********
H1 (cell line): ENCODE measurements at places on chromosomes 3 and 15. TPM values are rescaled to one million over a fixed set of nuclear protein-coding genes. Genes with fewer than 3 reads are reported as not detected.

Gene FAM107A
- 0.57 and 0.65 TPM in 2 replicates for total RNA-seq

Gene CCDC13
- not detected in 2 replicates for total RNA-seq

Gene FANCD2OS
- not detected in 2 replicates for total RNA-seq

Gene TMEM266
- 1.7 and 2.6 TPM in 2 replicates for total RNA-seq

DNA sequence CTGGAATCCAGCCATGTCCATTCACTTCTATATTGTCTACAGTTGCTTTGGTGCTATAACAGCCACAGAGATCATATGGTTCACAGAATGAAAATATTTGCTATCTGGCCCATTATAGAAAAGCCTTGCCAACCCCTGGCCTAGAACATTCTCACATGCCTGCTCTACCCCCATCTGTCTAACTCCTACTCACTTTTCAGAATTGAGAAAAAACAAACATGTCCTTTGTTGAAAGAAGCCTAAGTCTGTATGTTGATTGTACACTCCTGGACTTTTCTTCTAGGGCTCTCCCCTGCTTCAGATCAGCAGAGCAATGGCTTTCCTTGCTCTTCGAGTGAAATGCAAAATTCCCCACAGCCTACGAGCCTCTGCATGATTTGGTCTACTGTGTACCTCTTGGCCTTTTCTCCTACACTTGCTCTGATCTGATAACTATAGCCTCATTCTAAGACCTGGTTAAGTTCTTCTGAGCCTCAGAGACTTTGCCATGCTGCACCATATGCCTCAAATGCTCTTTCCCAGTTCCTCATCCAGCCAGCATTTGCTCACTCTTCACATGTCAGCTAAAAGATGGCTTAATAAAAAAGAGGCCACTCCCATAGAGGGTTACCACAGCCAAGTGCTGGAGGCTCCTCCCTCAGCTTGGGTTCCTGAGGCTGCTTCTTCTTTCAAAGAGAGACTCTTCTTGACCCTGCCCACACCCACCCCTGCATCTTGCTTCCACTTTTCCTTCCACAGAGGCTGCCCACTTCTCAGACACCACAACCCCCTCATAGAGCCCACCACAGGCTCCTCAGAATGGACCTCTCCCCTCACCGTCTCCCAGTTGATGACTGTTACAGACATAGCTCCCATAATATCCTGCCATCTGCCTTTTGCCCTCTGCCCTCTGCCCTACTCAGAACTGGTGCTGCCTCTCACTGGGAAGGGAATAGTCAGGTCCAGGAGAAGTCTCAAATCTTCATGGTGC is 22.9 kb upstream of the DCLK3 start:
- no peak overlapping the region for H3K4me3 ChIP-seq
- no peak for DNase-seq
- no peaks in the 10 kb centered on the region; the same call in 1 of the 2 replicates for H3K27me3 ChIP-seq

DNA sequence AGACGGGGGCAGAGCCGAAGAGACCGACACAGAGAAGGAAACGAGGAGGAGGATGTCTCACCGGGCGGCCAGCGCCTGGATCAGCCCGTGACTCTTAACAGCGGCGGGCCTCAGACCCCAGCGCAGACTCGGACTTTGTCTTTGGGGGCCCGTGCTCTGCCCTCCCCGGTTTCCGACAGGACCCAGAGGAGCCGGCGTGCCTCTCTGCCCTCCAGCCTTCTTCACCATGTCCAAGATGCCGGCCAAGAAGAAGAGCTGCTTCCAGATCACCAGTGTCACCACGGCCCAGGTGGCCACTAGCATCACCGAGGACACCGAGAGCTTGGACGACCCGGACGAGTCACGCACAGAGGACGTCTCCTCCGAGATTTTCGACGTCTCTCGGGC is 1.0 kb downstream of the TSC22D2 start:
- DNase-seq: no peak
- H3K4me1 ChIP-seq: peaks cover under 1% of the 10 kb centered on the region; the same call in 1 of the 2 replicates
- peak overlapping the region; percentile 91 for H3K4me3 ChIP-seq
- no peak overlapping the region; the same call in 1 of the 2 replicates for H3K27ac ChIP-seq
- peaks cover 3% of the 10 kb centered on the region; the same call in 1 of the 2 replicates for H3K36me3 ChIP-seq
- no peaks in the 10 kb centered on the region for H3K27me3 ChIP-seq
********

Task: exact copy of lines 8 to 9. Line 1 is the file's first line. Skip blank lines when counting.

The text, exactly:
Gene TMEM266
- 1.7 and 2.6 TPM in 2 replicates for total RNA-seq